This essay introduces, for theological consideration, some recent work in the field of cultural evolutionary theory, specifically the kin‐influence hypothesis. This theory holds that, following the beginnings of industrialization and economic growth, a nation's fertility rate commences a decline, which is further abetted by the consequent and increasing imbalance in the relative influence of kin versus nonkin influences on individuals in favor of the latter. It is further proposed that this process is itself a major independent factor in the emergence (...)
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  20. The Cultural Evolution of Human Nature.Mark Stanford - 2020 - Acta Biotheoretica 68 (2):275-285.
    Recent years have seen the growing promise of cultural evolutionary theory as a new approach to bringing human behaviour fully within the broader evolutionary synthesis. This review of two recent seminal works on this topic argues that cultural evolution now holds the potential to bring together fields as disparate as neuroscience and social anthropology within a unified explanatory and ontological framework.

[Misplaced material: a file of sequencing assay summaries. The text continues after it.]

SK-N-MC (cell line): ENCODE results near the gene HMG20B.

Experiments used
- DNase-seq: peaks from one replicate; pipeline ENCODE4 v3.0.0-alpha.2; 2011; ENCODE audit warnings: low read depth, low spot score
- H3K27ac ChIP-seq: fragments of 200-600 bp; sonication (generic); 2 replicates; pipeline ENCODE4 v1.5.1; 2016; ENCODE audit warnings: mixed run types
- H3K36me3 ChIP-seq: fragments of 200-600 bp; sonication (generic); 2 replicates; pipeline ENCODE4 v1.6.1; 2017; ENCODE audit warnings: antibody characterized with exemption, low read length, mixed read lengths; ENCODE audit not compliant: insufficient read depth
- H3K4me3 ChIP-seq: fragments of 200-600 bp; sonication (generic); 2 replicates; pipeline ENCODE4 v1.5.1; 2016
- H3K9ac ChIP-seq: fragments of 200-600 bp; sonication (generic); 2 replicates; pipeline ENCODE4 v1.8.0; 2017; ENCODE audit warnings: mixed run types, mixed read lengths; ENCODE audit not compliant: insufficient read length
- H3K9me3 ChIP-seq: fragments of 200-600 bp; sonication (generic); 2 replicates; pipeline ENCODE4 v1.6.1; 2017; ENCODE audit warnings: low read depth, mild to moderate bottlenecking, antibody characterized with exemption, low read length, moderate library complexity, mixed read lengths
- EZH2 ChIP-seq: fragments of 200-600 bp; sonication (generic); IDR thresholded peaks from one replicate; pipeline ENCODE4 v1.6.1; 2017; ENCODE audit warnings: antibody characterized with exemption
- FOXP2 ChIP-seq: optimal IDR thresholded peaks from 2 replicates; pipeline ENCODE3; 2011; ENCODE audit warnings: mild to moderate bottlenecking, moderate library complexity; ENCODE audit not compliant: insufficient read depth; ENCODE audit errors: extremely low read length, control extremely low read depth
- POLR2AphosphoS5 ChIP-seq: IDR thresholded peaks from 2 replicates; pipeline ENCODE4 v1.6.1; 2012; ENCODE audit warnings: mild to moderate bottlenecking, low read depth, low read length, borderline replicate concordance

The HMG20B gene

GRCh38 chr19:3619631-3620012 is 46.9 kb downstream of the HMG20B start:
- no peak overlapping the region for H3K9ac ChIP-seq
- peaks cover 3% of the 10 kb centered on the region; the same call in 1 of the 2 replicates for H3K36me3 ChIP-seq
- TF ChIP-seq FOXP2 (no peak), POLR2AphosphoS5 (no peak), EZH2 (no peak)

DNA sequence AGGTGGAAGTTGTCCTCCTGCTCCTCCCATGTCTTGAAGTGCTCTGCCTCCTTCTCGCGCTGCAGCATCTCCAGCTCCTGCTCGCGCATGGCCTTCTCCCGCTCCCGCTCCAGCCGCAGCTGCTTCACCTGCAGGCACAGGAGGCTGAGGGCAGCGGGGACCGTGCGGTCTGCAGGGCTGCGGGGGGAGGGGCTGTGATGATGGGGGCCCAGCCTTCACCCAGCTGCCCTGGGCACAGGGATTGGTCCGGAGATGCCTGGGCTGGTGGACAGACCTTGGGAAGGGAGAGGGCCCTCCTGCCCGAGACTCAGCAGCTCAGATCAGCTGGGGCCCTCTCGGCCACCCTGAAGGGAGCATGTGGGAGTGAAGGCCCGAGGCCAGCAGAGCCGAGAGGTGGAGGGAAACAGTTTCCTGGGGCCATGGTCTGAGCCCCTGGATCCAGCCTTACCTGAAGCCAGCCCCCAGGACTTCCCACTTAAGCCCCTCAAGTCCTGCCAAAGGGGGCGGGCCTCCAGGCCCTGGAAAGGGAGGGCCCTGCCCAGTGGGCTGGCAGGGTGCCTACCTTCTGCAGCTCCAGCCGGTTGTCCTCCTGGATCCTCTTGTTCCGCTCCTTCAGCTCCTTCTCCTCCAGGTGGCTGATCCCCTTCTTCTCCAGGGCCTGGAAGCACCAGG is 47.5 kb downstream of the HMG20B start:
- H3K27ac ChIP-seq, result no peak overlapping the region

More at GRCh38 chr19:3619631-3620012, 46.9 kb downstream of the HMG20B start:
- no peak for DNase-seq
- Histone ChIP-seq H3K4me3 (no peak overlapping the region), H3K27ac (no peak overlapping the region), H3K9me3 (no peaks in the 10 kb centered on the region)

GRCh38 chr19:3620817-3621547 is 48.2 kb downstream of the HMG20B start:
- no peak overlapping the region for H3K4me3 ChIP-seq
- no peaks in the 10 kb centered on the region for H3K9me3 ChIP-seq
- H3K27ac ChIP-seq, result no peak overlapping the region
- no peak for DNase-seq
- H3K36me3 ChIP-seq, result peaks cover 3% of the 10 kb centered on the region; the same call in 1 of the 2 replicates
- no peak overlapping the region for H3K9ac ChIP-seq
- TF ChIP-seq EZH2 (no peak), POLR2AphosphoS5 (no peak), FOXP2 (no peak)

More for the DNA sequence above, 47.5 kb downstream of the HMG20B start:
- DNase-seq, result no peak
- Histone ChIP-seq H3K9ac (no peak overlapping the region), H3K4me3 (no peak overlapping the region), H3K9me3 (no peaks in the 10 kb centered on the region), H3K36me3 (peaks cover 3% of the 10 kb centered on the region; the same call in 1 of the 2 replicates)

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  21. Looking for Middle Ground in Cultural Attraction Theory.Andrew Buskell - 2019 - Evolutionary Anthropology 28 (1):14-17.
    In their article, Thom Scott‐Phillips, Stefaan Blancke, and Christophe Heintz do a commendable job summarizing the position and misunderstandings of “cultural attraction theory” (CAT). However, they do not address a longstanding problem for the CAT framework; that while it has an encompassing theory and some well‐worked out case studies, it lacks tools for generating models or empirical hypotheses of intermediate generality. I suggest that what the authors diagnose as misunderstandings are instead superficial interpretive errors, resulting from researchers who have attempted (...)
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  22. Using Models to Predict Cultural Evolution From Emotional Selection Mechanisms.Kimmo Eriksson & Pontus Strimling - 2019 - Emotion Review 12 (2):79-92.